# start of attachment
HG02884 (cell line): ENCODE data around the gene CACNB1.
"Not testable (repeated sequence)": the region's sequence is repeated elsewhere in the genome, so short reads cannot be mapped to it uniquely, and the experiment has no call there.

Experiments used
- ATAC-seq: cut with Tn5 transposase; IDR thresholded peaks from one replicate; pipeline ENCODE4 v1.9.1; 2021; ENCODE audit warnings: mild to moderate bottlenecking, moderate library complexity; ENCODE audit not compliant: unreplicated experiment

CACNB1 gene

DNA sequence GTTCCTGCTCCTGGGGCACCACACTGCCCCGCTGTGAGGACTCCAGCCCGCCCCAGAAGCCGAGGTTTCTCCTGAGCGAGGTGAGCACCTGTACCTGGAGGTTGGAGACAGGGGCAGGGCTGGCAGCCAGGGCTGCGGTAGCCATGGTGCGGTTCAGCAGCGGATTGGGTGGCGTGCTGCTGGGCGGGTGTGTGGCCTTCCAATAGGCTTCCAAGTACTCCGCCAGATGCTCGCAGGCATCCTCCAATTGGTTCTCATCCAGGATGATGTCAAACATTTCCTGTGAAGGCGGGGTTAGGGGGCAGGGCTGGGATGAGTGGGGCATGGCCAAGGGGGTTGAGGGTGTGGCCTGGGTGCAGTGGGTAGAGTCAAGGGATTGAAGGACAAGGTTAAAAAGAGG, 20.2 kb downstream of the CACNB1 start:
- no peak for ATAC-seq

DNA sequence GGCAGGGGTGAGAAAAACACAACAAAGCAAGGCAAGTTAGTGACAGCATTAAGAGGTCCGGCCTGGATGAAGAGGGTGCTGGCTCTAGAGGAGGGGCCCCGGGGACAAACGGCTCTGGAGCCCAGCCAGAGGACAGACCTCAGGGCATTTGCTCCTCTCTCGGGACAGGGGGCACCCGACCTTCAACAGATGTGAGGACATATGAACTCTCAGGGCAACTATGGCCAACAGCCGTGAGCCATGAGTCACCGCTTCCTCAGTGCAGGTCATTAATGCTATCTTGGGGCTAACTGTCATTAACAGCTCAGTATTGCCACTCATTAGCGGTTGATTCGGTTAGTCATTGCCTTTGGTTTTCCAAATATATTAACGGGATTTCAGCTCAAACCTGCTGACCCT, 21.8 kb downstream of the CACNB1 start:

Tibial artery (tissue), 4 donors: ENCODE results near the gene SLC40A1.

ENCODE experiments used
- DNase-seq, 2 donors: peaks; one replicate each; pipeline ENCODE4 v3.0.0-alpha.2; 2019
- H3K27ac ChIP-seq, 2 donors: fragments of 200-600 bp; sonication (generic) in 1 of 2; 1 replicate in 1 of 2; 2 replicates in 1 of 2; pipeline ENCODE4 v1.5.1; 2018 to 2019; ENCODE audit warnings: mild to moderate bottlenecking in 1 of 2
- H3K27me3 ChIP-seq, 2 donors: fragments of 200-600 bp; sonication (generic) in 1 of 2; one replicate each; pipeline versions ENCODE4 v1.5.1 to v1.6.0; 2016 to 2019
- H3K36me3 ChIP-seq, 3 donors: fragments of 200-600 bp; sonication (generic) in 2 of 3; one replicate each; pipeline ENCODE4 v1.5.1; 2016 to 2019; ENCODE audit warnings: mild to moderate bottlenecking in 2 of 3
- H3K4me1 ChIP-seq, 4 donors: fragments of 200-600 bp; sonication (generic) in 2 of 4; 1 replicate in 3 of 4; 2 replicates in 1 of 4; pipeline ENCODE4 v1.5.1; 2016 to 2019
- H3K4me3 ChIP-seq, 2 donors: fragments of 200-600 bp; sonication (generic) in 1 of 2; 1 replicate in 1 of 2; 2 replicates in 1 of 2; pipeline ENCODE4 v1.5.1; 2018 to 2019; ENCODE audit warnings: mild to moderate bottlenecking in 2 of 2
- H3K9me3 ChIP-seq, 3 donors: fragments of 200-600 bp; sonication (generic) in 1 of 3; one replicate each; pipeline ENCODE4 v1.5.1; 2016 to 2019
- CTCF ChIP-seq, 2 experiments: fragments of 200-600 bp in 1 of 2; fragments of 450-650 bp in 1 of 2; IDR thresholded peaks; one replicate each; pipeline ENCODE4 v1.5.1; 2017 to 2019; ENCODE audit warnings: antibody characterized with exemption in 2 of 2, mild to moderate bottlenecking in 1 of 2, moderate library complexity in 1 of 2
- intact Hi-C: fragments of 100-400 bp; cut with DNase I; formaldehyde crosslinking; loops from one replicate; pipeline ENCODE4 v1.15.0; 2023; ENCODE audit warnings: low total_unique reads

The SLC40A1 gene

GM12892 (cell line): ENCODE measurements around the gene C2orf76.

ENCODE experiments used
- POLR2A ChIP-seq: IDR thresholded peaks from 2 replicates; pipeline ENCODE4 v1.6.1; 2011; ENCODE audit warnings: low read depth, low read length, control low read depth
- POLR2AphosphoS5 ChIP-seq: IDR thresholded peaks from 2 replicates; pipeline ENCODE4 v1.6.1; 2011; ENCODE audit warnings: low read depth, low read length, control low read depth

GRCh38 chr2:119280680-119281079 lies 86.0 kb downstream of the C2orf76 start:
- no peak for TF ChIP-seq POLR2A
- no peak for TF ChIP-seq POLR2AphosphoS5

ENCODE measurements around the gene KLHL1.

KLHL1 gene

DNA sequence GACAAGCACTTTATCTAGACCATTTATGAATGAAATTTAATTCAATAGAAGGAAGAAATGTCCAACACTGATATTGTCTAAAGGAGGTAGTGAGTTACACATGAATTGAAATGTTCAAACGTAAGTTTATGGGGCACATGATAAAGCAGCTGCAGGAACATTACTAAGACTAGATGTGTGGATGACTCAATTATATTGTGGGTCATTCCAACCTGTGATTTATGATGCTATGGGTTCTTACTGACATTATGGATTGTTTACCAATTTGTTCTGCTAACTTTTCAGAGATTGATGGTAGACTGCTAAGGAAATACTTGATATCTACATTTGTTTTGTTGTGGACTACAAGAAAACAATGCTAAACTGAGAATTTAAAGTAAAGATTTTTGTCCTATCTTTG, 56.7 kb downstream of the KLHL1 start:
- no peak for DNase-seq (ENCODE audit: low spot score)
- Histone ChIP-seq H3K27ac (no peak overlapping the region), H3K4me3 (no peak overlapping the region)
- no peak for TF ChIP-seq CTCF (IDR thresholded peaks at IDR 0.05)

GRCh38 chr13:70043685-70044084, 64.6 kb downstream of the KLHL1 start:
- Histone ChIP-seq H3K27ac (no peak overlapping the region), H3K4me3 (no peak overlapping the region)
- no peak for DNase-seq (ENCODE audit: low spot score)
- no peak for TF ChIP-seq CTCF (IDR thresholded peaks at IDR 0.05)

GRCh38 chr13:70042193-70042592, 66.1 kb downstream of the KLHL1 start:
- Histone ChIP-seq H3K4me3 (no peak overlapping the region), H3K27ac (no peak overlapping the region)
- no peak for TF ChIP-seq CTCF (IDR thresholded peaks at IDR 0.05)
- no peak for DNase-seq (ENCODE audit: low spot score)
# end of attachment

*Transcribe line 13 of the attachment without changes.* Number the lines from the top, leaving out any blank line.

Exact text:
- H3K27me3 ChIP-seq, 2 donors: fragments of 200-600 bp; sonication (generic) in 1 of 2; one replicate each; pipeline versions ENCODE4 v1.5.1 to v1.6.0; 2016 to 2019